3. ^ "Phthalic anhydride". Immediately Dangerous to Life and Health Concentrations (IDLH). National Institute for Occupational Safety and Health (NIOSH).
  4. ^ a b c Peter M. Lorz, Friedrich K. Towae, Walter Enke, Rudolf Jäckh, Naresh Bhargava, Wolfgang Hillesheim (2007). "Phthalic Acid and Derivatives". Ullmann's Encyclopedia of Industrial Chemistry. Weinheim: Wiley-VCH. doi:10.1002/14356007.a20_181.pub2. ISBN 978-3527306732.CS1 maint: Uses authors parameter (link)
  5. ^ L. A. Bigelow and H. H. Reynolds (1941). "Quinizarin". Organic Syntheses.; Collective Volume, 1, p. 476
  6. ^ Baeyer, A. (1871). "Ueber eine neue Klasse von Farbstoffen". Berichte der Deutschen Chemischen Gesellschaft. 4 (2): 555–558. doi:10.1002/cber.18710040209.
  7. ^ Baeyer, A. (1871). "Ueber die Phenolfarbstoffe". Berichte der Deutschen Chemischen Gesellschaft. 4 (2): 658–665. doi:10.1002/cber.18710040247.
  8. ^ Baeyer, A. (1871). "Ueber die Phenolfarbstoffe". Polytechnisches Journal. 201 (89): 358–362.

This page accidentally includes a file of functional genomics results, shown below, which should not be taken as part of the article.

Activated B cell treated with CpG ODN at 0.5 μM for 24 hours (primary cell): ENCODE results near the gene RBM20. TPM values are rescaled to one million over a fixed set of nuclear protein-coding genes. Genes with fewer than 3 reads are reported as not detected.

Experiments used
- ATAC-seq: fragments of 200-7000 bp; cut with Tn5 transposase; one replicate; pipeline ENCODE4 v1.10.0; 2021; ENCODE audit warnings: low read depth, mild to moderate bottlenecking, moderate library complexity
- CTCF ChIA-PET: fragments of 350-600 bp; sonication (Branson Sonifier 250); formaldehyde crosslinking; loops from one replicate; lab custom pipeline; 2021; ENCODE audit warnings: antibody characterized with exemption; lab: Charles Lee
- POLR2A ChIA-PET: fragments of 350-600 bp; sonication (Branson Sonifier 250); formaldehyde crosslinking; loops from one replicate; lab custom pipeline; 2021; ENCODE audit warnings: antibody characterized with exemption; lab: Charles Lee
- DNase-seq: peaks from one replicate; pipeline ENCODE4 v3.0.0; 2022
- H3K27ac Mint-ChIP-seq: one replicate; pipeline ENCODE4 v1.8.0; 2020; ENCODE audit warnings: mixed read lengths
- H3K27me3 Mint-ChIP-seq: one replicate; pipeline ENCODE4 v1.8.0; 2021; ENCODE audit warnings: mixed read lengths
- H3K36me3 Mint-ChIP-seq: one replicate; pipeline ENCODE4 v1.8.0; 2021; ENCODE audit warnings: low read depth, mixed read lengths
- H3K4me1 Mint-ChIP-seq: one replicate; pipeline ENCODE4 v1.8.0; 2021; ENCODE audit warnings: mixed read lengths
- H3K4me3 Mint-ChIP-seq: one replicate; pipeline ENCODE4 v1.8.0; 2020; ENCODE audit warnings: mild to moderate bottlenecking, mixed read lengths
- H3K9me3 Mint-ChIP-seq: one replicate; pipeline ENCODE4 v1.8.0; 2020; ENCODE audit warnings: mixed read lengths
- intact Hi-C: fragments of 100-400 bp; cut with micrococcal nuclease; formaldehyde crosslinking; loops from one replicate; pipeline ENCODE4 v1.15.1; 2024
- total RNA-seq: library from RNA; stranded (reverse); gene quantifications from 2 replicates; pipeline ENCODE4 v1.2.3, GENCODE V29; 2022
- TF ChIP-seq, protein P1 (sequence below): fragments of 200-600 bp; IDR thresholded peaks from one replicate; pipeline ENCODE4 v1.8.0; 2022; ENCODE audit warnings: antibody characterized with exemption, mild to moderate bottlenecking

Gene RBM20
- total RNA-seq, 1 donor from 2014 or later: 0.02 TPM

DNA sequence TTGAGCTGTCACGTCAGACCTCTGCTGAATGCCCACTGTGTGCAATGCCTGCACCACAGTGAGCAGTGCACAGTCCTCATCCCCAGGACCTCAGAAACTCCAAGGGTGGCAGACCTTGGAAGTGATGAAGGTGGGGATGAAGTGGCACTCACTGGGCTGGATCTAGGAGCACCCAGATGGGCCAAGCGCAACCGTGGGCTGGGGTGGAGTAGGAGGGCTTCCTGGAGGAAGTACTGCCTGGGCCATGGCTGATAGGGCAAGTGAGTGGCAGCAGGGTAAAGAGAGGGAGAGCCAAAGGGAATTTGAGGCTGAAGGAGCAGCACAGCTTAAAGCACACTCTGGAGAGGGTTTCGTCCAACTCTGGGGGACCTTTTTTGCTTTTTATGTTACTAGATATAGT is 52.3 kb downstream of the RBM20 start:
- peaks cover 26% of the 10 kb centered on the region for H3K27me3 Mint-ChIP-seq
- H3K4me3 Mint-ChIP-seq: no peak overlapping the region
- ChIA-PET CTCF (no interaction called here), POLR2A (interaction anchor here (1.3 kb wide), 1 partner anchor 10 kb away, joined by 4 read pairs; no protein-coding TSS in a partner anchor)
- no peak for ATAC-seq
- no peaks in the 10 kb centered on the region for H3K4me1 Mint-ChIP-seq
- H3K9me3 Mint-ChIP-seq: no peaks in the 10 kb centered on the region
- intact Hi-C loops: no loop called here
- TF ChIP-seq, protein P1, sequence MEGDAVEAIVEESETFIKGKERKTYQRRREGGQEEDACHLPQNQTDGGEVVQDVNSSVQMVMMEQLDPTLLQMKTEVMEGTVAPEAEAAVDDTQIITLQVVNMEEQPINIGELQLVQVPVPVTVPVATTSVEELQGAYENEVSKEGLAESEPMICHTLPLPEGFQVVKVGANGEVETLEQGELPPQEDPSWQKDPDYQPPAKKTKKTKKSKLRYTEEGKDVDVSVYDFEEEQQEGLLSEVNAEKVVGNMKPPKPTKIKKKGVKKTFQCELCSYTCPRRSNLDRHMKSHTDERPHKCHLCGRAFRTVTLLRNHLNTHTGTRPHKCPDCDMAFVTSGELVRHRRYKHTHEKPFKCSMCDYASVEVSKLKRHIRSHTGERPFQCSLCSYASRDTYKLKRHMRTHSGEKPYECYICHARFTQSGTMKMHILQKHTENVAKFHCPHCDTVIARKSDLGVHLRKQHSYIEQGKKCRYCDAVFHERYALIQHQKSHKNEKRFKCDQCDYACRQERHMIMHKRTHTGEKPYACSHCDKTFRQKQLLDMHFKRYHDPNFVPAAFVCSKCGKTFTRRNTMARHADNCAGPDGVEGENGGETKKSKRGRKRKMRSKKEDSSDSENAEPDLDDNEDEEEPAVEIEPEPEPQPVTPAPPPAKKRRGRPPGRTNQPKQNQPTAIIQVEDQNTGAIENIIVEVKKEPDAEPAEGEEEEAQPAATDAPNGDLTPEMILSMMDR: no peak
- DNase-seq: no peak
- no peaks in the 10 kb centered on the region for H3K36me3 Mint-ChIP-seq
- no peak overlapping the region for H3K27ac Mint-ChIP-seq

9. ^ Max Hubacher, U.S. Patent 2,192,485 (1940 to Ex Lax Inc)
  10. ^ Neurath AR. (2000). "Microbicide for prevention of sexually transmitted diseases using a pharmaceutical excipient". AIDS Patient Care STDS. 14 (4): 215–9. doi:10.1089/108729100317830. PMID 10806641.
  11. ^ Mayhew JW, Gideon LT, Ericksen B, Hlavaty JJ, Yeh SM, Chavdarian CG, Strick N, Neurath AR (2009). "Development of a gel permeation chromatographic assay to achieve mass balance in cellulose acetate phthalate stability studies". J Pharm Biomed Anal. 49 (2): 240–6. doi:10.1016/j.jpba.2008.10.039. PMC 2859192. PMID 19070984.
  12. ^ Noller, Carl R. (1965). Chemistry of Organic Compounds, 3rd ed. Philadelphia: W. B. Saunders. p. 602.
  13. ^ Joseph Kenyon (1941). "d- and l-Octanol-2". Organic Syntheses.; Collective Volume, 1, p. 418
  14. ^ George B. Payne (1973). "Monoperphthalic acid". Organic Syntheses.; Collective Volume, 5, p. 805
  15. ^ Lorz, Peter M.; Towae, Friedrich K.; Enke; Jäckh, Rudolf; Bhargava, Naresh; Hillesheim, Wolfgang, "Phthalic Acid and Derivatives", Ullmann's Encyclopedia of Industrial Chemistry, Weinheim: Wiley-VCH, doi:10.1002/14356007.a20_181.pub2
  16. ^ P. L. Salzberg and J. V. Supniewski (1941). "β-Bromoethylphthalimide". Organic Syntheses.; Collective Volume, 1, p. 119
  17. ^ Ranganathan, Darshan; Rao, Bhushan; Ranganathan, Subramania; Mehrotra, Ashok & Iyengar, Radha (1980). "Nitroethylene: a stable, clean, and reactive agent for organic synthesis". The Journal of Organic Chemistry. 45 (7): 1185–1189. doi:10.1021/jo01295a003.

External linksEdit